Background: Cancer is a disease which affects not only patients but also their families physically and emotionally. The purpose of this study was to determine the needs, challenges and ways of coping of caregivers of cancer patients. Materials and
Methods: In the study, a phenomenological approach was used. Data were collected through semi-structured individual interviews. The study sample comprised 16 family members providing care for a cancer patient.
Results: The study findings are grouped under four main themes: the impact of caregiving, masking feelings, experienced challenges and expectations, and coping. During the caregiving process, patient relatives are affected physiologically, psychologically and socially. It was determined that patient relatives hid their feelings and avoided talking about the disease for fear that they might upset the patient, and that they had difficulty in coping with the patient’s reactions during the treatment process. Family members had difficulties arising from the health system, hospital conditions and treatment in addition to ransportation and financial problems. Support is very important in coping, but it was determined that some of the relatives of patients did not receive adequate support. Patient relatives expect that health care professionals should provide them with more information about their patient’s condition and the course of the disease that their patients should be dealt with by the physicians specialized in cancer, and that psychological support should be provided both for them and for their patient.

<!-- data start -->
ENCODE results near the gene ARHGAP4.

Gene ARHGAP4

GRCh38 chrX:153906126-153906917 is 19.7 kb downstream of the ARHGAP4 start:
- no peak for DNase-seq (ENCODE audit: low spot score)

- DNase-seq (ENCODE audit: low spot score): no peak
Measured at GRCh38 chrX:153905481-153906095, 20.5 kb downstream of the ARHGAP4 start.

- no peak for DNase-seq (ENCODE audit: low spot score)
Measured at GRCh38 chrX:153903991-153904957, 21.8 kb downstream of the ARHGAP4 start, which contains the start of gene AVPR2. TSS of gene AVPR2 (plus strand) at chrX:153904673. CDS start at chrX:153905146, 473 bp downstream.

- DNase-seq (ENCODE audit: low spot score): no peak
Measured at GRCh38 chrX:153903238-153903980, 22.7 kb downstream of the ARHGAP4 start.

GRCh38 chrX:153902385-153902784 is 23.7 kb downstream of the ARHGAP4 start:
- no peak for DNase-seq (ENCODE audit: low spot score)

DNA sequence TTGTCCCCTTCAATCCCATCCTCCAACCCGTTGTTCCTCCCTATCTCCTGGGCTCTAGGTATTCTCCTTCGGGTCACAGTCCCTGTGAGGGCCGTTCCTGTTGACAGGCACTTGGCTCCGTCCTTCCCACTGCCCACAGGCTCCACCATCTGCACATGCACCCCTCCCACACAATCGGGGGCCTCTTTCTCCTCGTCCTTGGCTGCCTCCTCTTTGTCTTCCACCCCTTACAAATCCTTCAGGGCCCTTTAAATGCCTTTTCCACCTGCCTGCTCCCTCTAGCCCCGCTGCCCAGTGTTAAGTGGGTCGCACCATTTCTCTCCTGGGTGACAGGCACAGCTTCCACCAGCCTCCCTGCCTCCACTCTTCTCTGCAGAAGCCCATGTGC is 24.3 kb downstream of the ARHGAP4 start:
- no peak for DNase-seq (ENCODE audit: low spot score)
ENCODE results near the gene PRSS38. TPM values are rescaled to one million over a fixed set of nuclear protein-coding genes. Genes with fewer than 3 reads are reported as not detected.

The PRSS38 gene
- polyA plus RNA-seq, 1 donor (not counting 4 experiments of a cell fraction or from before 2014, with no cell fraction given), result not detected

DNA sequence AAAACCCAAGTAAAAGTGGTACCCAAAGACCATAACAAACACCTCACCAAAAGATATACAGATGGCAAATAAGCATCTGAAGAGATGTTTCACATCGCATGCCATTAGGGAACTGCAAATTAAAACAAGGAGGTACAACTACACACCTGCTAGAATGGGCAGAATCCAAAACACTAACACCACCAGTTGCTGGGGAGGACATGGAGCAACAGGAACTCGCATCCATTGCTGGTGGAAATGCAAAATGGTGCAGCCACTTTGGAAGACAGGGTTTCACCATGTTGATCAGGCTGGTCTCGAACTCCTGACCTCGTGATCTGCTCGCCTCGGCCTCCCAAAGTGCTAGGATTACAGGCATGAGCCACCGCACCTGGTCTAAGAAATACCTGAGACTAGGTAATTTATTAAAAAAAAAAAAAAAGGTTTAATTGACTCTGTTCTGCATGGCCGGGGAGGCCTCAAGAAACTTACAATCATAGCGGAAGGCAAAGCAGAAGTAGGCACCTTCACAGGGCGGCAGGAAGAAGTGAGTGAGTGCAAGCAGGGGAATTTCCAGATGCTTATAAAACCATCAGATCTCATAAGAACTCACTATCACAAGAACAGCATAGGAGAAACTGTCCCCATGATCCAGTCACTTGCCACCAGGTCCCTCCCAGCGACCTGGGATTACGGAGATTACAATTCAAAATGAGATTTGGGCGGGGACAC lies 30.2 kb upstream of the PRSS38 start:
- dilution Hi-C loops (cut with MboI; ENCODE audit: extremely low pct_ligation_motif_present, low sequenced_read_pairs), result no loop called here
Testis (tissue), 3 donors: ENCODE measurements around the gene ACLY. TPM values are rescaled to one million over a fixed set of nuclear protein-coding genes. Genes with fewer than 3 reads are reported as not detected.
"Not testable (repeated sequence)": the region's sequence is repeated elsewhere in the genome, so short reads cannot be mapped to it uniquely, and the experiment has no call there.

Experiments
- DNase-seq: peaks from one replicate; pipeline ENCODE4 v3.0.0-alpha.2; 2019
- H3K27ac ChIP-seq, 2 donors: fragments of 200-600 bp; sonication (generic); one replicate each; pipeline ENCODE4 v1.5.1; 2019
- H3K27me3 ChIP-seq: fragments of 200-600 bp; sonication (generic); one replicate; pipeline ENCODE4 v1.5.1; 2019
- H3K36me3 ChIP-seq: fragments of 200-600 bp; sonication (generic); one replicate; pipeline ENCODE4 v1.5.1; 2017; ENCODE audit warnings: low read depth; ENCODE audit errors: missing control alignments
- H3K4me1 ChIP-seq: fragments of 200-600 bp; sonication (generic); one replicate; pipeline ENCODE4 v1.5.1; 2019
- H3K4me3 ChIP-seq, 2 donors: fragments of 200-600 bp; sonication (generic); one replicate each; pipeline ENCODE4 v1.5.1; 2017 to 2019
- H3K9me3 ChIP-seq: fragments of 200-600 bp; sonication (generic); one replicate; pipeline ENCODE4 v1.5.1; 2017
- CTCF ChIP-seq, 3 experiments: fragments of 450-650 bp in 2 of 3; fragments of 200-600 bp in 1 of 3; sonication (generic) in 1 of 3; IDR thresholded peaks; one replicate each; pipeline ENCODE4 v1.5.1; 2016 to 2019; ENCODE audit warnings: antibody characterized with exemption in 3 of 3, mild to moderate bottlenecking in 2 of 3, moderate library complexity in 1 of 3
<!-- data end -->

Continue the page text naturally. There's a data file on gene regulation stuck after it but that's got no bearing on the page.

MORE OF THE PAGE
Conclusions: During the caregiving process, family members are faced with many difficulties and they exhibit different coping behaviors which health care professionals should take into account.